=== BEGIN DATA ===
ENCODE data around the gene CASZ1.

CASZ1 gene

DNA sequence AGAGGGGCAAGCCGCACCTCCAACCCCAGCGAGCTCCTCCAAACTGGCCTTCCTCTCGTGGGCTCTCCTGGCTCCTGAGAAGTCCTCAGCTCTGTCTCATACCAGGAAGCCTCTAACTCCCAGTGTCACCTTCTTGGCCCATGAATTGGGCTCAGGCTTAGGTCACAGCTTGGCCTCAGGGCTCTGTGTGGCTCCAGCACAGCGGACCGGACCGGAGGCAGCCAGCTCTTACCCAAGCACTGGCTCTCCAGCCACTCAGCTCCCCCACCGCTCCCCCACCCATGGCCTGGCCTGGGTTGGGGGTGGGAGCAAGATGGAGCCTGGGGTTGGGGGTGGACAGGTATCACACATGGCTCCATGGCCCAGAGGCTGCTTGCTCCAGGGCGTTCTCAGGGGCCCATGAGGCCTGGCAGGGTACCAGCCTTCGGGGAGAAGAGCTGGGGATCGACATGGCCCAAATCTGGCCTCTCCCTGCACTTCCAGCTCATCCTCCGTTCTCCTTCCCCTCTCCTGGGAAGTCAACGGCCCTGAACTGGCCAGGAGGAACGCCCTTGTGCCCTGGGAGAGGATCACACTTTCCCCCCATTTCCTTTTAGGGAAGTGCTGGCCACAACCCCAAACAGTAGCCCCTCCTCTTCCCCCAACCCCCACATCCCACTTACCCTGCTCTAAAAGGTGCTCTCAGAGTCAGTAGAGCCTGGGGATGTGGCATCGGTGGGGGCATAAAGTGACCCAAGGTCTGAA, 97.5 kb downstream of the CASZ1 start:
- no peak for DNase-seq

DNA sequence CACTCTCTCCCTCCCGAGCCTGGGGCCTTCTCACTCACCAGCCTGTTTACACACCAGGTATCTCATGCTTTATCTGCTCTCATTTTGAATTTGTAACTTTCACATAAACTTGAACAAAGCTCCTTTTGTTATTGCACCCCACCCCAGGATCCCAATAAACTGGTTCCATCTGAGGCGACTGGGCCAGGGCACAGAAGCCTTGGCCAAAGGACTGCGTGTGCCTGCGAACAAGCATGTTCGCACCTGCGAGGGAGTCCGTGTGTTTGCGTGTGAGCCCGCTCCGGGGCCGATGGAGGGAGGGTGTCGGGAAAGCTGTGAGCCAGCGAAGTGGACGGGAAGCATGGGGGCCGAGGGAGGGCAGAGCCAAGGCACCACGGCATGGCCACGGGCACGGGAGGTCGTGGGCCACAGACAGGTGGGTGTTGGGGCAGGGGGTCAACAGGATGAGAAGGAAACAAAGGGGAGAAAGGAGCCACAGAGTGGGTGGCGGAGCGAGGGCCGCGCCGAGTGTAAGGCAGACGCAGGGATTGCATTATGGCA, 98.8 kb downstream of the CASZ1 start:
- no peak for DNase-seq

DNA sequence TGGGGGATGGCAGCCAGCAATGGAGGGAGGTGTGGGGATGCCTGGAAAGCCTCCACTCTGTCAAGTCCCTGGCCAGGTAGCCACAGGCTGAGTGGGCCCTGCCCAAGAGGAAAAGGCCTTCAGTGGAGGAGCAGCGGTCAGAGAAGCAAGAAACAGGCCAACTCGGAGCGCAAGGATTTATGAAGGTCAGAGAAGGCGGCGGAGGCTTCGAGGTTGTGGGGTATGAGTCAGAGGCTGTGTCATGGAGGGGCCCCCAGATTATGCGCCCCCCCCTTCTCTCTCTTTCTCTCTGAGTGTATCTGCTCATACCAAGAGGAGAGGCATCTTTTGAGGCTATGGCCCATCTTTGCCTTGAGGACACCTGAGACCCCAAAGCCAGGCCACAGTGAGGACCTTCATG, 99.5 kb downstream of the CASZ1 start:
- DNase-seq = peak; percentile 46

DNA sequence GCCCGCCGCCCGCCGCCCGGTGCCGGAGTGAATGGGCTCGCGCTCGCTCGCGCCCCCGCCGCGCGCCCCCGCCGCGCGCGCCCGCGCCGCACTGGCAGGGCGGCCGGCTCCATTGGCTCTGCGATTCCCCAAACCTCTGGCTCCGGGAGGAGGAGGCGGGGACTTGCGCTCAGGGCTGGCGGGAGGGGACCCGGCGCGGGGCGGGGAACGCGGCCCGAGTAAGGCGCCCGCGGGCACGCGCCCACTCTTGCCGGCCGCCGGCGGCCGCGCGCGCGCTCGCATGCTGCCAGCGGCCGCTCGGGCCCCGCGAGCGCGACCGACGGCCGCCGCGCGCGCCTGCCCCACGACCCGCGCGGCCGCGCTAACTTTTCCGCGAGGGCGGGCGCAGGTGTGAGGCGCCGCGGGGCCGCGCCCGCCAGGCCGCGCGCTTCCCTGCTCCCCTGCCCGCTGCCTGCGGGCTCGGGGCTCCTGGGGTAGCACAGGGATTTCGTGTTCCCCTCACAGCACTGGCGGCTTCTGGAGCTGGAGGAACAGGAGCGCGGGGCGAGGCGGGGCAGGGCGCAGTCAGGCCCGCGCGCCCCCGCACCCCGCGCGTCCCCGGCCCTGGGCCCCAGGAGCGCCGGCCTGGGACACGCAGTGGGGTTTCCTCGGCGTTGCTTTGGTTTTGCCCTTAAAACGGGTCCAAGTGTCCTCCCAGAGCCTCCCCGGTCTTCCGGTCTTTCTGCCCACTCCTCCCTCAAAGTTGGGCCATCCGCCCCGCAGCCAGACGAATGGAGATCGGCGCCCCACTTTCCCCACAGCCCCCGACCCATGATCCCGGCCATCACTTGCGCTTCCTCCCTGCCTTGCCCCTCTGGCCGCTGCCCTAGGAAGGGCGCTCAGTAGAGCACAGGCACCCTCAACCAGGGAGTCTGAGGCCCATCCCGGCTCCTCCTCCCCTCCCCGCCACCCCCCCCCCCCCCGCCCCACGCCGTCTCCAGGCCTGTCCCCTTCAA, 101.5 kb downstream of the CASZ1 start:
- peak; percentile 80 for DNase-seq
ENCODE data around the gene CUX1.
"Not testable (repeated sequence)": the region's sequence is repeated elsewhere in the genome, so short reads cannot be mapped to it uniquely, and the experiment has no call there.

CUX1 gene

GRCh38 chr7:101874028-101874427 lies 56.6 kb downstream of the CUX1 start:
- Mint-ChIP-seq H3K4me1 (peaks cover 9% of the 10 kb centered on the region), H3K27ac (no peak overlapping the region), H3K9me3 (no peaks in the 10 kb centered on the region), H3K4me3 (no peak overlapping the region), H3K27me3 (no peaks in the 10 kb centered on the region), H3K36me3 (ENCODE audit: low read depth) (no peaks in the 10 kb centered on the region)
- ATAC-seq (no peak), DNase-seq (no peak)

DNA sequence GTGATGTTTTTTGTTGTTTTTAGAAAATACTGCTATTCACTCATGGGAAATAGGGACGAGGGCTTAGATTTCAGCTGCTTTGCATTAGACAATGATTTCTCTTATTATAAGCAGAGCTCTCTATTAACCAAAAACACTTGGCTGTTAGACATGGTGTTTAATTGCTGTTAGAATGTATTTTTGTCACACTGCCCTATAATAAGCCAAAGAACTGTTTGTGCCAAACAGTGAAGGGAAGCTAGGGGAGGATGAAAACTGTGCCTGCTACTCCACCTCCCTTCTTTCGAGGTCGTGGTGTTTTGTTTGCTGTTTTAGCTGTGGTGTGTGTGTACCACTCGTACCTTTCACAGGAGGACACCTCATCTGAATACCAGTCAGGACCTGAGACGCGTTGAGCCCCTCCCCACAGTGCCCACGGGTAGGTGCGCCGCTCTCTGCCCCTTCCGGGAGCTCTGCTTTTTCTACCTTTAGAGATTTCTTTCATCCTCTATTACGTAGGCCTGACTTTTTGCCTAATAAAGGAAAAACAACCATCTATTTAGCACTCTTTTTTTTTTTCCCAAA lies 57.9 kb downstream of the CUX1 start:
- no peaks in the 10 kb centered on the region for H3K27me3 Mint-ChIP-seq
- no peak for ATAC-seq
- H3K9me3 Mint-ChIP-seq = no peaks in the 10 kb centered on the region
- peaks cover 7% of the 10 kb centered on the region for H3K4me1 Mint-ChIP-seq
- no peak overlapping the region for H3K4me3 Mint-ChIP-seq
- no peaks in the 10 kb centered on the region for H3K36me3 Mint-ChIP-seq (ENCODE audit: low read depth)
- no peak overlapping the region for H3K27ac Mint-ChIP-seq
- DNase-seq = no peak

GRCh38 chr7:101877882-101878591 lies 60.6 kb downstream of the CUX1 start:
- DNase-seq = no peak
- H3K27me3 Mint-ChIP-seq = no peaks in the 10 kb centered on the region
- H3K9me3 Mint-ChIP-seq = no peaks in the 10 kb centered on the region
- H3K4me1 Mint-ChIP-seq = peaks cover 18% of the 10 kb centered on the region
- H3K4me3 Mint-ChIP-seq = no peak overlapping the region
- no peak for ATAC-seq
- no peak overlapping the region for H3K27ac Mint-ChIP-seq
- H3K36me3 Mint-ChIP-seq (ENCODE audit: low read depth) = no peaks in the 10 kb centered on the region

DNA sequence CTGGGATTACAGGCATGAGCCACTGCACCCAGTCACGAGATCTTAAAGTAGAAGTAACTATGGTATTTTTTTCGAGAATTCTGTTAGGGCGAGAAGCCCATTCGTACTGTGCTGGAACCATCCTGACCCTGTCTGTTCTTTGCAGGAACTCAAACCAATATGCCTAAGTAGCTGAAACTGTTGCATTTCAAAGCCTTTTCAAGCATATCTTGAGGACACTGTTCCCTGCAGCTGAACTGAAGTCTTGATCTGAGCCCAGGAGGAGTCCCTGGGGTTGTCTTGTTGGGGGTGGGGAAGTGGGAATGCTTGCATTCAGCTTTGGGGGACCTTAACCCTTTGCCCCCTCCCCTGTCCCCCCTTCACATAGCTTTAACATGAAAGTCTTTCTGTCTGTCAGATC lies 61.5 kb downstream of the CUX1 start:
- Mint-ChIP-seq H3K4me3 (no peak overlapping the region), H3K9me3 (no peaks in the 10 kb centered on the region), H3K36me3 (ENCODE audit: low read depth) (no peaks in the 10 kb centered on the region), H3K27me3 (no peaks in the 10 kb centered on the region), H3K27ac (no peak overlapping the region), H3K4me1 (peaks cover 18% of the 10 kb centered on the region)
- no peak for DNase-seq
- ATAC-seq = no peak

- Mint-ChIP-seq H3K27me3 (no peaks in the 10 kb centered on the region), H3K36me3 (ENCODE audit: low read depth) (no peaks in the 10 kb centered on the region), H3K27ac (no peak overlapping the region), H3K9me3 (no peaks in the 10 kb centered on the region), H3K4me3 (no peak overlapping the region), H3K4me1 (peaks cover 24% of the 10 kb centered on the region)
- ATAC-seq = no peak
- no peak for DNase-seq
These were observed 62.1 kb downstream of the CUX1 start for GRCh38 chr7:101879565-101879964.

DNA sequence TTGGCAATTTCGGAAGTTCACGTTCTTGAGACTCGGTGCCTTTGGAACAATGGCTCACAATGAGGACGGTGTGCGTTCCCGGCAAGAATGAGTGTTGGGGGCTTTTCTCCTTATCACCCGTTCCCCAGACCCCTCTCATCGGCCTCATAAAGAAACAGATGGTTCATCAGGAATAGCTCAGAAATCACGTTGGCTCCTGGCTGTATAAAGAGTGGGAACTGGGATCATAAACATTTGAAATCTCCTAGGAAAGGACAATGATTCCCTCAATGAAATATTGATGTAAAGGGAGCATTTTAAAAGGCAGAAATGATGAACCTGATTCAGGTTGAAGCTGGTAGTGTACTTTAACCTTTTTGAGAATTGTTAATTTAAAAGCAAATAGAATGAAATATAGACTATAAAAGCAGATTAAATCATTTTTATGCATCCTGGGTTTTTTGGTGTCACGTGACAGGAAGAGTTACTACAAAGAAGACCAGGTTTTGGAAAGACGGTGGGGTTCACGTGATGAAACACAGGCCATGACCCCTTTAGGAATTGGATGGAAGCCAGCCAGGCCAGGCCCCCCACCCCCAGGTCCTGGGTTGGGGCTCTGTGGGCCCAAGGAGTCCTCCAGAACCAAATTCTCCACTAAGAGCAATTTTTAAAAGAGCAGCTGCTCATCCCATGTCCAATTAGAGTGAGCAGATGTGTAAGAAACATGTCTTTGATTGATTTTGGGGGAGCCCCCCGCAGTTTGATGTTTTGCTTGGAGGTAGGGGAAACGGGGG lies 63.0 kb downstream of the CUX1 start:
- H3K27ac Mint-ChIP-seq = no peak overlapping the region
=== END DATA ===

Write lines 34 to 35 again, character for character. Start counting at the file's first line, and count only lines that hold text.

- H3K36me3 Mint-ChIP-seq (ENCODE audit: low read depth) = no peaks in the 10 kb centered on the region

DNA sequence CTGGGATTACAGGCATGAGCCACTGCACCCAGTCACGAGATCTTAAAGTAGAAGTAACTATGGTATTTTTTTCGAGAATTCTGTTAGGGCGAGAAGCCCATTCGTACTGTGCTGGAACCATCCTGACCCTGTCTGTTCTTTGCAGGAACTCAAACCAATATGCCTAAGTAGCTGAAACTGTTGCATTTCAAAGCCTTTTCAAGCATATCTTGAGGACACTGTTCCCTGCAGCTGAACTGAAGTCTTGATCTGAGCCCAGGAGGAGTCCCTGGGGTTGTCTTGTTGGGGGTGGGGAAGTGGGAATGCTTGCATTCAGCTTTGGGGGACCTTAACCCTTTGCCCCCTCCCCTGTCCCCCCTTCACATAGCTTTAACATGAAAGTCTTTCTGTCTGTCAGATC lies 61.5 kb downstream of the CUX1 start: